Blaak Heat Shujaa is one of those names that you hear a lot but not one I’ve actively sought out to investigate, and quite possibly may not have if it weren’t for this review. Notwithstanding my ignorance as to their output and history they do seem to be making a few waves in the stoner and psych scenes in the last few years which has led to a deal with TeePee records and this new EP…which actually runs to the length of a full album but at 6 tracks let’s not split hairs.
Now, this is where the role of a reviewer becomes precariously split. On the one hand there is an emotional response; do you like the band, does it move you, does the music grab you by the nuts? On the other hand there is a critical appraisal; regardless of how you feel about the music, can you recognise the band’s abilities and skills as musicians and composers? This album, for me, falls into the second category. It’s not that I actively dislike their lengthy forays into psychedelic stoner, it’s more that it registers very little within me.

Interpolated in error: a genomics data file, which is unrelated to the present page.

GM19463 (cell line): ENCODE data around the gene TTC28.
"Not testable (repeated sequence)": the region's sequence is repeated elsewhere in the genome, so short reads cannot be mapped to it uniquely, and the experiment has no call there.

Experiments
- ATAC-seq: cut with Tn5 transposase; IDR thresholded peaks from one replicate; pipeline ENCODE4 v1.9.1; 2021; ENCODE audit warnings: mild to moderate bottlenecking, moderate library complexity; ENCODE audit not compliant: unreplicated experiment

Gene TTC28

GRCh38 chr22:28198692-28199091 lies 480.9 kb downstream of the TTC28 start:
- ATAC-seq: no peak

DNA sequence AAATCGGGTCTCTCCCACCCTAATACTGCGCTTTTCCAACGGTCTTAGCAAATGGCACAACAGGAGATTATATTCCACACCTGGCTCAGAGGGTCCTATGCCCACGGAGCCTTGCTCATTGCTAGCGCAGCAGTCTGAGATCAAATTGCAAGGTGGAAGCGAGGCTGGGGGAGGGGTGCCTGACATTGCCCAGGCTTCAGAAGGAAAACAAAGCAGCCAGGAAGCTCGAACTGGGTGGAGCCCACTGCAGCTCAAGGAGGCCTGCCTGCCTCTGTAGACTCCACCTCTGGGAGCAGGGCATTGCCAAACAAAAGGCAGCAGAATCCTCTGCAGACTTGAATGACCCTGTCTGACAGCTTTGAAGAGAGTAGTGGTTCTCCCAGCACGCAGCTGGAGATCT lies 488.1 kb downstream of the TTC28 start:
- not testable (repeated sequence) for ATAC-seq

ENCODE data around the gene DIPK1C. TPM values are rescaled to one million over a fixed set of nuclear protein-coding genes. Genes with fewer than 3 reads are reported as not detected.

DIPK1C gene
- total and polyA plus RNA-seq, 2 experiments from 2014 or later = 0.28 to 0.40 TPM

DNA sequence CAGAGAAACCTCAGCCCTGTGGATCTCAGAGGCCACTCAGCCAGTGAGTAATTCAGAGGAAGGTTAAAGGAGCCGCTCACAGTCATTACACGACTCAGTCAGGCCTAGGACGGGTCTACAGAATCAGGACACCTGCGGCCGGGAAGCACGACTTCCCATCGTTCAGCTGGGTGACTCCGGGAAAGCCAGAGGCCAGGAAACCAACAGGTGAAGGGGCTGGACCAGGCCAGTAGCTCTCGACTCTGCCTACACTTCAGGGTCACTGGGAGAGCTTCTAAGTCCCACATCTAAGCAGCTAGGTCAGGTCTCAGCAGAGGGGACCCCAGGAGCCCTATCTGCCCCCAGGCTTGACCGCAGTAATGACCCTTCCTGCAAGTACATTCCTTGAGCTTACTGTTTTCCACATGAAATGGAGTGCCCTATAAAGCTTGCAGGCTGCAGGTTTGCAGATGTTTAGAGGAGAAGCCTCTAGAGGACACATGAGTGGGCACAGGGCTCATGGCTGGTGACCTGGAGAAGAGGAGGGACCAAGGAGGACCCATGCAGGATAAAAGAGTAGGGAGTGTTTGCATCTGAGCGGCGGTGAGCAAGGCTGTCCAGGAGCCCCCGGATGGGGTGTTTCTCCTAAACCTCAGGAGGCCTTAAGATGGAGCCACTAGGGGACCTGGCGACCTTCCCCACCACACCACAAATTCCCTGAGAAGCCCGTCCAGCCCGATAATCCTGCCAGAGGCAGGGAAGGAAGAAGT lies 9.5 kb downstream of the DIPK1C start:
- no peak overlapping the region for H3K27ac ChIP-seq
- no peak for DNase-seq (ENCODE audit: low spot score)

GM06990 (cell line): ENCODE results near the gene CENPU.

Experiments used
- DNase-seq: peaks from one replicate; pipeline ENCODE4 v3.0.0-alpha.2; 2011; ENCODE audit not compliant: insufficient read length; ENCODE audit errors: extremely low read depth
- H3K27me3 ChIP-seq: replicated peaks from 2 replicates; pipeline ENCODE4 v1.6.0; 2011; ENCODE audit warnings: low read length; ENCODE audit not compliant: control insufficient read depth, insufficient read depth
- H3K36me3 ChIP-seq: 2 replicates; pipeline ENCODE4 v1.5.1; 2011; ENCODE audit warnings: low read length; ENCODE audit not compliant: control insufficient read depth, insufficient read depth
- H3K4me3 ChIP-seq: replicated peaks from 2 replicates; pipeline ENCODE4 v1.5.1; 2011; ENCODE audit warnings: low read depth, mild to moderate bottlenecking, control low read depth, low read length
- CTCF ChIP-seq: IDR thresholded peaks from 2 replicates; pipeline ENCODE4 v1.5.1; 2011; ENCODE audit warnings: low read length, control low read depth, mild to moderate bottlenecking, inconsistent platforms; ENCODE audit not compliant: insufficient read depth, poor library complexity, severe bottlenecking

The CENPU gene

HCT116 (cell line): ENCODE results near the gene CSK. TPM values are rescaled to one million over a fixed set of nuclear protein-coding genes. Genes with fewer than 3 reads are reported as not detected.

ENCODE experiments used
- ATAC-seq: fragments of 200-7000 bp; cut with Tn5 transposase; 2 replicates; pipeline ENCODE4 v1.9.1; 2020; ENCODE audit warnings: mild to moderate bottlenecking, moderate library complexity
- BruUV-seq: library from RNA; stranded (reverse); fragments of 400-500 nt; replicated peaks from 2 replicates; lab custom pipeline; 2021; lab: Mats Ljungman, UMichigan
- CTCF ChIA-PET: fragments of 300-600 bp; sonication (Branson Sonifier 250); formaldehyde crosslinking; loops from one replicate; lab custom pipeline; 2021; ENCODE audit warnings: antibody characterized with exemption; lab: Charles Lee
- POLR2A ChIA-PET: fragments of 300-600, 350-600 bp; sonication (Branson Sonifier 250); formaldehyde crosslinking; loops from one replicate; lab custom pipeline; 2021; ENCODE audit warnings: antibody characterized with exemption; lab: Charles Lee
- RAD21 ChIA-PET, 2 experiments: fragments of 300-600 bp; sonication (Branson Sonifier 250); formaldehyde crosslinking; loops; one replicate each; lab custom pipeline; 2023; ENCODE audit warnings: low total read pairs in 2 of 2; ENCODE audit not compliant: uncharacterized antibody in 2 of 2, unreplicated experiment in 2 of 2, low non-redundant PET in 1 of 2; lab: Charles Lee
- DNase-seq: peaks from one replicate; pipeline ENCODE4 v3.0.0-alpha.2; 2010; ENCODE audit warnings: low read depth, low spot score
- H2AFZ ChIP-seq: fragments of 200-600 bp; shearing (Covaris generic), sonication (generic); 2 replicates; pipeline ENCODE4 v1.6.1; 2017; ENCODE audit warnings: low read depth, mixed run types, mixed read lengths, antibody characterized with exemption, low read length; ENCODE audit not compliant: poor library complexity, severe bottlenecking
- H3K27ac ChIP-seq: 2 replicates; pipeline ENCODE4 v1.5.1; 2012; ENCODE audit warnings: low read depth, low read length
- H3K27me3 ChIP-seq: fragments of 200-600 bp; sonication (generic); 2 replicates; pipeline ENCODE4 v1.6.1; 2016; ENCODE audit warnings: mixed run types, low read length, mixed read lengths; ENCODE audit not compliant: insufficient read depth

That’s not to say that the band are in any way bad. In fact these ex-pat Parisians, now residing in Los Angeles, are extremely skilled in their field as they blend driving, twisting bass lines, shifting rhythms and Eastern influenced guitar lines to great effect and are able to build songs with constantly moving dynamics whether it’s on the epically lengthy opener “The Revenge Of The Feathered Pheasant” or the brief instrumental “Incident At Stinson Beach”. Blaak Heat Shujaa are able to effortlessly slip from trippy passages of Pink Floydian scope to monolithic heaviness at the drop of a hat and back again and maintain a greater sense of focus and structure than a lot of similar bands who would simply go of on tangents and jam aimlessly over the course of an 11 minute song. BHS certainly do create a very evocative mood as they flit between eastern tones to an almost Spaghetti Western meets surf kind of vibe…no easy feat and evidence of their compositional skill and tight knit band vibe.
That’s the critical appraisal out of the way, do I like it on a personal level? Not particularly. Is this a question of personal taste? Almost certainly. When you come from a mindset that is firmly entrenched in tight, 4 minute song writing and blues based rock and roll, to step out of that into different worlds can sometimes seem jarring but there is much here for the connoisseur of psychedlia to embrace and enjoy.
Scribed by: Ollie Stygall